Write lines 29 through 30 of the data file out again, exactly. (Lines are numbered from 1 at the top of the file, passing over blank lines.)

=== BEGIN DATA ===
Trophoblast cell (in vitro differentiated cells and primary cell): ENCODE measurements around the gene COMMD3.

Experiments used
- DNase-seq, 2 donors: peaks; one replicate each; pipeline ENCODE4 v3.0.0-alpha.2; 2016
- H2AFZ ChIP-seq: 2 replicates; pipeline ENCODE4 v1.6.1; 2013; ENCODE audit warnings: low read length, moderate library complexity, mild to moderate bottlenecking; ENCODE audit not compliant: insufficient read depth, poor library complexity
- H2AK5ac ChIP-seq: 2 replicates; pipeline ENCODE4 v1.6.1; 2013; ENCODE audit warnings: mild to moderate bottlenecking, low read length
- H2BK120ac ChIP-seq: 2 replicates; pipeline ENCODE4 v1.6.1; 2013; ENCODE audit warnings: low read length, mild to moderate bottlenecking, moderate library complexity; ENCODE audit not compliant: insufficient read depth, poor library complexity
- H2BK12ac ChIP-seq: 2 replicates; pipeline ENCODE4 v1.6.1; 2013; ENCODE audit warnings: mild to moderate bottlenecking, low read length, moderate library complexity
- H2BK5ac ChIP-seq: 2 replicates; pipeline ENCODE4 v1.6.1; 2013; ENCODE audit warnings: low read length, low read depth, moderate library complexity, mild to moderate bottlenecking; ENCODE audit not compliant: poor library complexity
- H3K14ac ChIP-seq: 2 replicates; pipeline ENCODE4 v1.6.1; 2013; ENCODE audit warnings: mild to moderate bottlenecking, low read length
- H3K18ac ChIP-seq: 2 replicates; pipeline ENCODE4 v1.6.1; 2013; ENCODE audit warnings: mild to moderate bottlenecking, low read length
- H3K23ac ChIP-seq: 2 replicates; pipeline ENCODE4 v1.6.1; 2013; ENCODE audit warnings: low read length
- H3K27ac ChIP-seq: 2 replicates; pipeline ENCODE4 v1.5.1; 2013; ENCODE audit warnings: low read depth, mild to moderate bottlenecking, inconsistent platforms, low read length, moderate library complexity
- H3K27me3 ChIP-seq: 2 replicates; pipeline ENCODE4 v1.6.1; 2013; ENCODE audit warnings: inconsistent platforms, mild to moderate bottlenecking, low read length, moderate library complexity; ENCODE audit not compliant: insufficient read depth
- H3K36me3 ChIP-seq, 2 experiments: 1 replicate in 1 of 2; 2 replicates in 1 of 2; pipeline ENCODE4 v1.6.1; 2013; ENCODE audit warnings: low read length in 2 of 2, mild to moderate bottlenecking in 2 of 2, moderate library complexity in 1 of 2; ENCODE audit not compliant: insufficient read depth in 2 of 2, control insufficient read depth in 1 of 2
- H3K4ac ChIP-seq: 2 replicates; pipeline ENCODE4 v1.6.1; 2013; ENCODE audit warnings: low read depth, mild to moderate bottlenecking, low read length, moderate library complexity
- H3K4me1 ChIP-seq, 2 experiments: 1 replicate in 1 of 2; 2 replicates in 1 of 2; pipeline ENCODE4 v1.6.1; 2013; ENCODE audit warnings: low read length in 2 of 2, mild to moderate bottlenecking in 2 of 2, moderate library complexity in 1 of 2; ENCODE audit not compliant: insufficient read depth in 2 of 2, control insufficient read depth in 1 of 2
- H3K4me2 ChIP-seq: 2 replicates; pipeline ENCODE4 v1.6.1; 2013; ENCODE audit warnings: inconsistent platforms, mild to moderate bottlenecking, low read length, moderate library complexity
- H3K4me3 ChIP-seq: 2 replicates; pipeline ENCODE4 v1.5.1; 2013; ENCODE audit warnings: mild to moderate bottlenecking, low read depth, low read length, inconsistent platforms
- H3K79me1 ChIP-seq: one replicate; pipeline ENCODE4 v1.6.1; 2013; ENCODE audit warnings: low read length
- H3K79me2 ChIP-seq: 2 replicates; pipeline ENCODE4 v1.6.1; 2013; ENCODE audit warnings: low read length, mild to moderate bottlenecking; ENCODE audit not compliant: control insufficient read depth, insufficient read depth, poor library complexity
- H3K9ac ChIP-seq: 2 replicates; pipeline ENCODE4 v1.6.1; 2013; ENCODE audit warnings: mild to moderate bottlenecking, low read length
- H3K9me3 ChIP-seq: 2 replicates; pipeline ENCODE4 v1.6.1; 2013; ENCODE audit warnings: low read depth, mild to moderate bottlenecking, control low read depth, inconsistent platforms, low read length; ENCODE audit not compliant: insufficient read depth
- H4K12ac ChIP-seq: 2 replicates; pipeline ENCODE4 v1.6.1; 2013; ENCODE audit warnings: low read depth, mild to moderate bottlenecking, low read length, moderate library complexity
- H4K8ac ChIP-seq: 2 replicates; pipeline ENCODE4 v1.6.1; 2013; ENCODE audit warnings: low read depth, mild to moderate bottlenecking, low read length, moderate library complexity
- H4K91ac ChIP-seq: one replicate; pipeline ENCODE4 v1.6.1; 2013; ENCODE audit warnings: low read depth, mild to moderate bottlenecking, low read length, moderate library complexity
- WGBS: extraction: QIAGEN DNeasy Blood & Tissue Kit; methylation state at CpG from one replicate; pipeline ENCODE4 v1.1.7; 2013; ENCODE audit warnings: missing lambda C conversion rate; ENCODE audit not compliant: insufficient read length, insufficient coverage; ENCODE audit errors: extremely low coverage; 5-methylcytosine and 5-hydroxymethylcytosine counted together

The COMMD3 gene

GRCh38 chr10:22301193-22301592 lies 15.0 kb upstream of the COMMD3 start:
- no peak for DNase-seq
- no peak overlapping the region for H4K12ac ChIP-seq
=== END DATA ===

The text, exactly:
- no peak for DNase-seq
- no peak overlapping the region for H4K12ac ChIP-seq